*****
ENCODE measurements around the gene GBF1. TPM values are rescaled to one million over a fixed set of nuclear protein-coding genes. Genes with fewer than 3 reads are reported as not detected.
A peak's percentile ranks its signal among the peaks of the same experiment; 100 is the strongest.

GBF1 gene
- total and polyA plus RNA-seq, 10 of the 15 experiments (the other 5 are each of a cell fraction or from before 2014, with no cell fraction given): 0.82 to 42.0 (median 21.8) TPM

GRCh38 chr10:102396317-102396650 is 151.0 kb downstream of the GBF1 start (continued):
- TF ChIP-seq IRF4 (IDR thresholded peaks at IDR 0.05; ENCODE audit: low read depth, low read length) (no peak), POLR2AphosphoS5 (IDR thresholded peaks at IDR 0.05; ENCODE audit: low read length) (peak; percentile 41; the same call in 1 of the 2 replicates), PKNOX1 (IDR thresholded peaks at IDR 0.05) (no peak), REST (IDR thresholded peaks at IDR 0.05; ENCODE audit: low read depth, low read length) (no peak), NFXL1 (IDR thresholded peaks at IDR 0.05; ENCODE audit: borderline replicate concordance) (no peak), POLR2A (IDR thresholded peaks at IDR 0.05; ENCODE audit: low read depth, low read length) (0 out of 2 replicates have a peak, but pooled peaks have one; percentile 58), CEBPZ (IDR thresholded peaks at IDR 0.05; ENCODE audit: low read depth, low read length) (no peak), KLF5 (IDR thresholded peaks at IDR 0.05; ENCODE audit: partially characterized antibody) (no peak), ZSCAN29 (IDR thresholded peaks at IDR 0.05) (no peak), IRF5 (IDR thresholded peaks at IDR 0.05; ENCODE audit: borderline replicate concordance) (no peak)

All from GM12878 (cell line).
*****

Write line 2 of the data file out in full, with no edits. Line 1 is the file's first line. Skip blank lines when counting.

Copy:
A peak's percentile ranks its signal among the peaks of the same experiment; 100 is the strongest.